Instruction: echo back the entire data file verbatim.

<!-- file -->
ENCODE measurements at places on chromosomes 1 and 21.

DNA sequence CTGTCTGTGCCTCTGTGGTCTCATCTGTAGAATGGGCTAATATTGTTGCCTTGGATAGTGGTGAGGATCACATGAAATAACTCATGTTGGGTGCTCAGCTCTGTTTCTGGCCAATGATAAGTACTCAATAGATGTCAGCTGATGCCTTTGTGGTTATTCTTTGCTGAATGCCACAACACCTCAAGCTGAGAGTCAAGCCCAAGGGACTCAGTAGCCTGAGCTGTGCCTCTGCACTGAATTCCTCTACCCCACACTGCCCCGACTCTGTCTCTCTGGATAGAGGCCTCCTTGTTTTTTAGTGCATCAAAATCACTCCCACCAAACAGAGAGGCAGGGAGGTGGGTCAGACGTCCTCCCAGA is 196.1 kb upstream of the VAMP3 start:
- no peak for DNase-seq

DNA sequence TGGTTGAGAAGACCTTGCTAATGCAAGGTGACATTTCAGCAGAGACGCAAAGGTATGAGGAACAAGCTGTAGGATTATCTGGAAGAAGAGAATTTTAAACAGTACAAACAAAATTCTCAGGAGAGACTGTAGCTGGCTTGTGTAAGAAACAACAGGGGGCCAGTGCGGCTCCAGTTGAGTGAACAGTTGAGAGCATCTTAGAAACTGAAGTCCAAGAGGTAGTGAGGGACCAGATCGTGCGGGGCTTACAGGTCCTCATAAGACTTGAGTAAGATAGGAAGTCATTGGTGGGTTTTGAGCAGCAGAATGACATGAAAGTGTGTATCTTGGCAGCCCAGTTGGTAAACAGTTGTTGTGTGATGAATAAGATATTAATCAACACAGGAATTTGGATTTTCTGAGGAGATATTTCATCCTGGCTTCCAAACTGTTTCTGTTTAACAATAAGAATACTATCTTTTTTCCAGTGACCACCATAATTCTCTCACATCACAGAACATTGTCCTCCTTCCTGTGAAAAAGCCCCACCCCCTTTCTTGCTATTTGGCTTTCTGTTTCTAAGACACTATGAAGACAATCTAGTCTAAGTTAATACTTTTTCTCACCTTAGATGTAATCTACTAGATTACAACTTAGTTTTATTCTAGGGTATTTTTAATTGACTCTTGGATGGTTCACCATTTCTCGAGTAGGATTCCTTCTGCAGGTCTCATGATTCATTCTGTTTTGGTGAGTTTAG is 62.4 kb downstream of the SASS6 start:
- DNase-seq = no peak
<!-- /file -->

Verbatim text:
ENCODE measurements at places on chromosomes 1 and 21.

DNA sequence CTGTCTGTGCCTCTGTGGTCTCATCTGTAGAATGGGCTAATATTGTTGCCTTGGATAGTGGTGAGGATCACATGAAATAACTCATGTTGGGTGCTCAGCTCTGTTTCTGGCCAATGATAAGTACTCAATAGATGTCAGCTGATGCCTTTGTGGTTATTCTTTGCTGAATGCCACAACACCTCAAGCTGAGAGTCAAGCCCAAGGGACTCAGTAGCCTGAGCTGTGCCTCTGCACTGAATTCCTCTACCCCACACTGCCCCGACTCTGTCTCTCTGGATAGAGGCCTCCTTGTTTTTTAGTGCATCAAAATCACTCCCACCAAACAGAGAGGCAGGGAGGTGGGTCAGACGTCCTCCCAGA is 196.1 kb upstream of the VAMP3 start:
- no peak for DNase-seq

DNA sequence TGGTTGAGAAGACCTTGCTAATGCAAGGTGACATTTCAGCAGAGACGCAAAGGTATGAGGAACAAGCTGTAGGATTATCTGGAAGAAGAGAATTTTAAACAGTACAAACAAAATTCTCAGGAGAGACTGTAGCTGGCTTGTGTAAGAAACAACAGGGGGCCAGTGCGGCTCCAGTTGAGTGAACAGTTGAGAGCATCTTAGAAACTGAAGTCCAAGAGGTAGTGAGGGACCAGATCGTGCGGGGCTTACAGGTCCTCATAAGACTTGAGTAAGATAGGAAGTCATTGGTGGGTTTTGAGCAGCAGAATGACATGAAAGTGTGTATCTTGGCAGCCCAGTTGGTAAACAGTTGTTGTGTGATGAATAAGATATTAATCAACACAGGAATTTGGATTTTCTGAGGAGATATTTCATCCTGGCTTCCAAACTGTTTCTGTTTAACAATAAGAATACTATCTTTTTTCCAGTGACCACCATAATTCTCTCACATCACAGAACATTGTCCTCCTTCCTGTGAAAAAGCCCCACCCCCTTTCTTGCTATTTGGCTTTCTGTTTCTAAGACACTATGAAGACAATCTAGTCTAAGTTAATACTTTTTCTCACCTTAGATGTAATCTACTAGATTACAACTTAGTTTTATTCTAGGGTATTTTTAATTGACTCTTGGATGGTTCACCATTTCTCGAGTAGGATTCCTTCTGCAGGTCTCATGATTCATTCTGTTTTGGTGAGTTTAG is 62.4 kb downstream of the SASS6 start:
- DNase-seq = no peak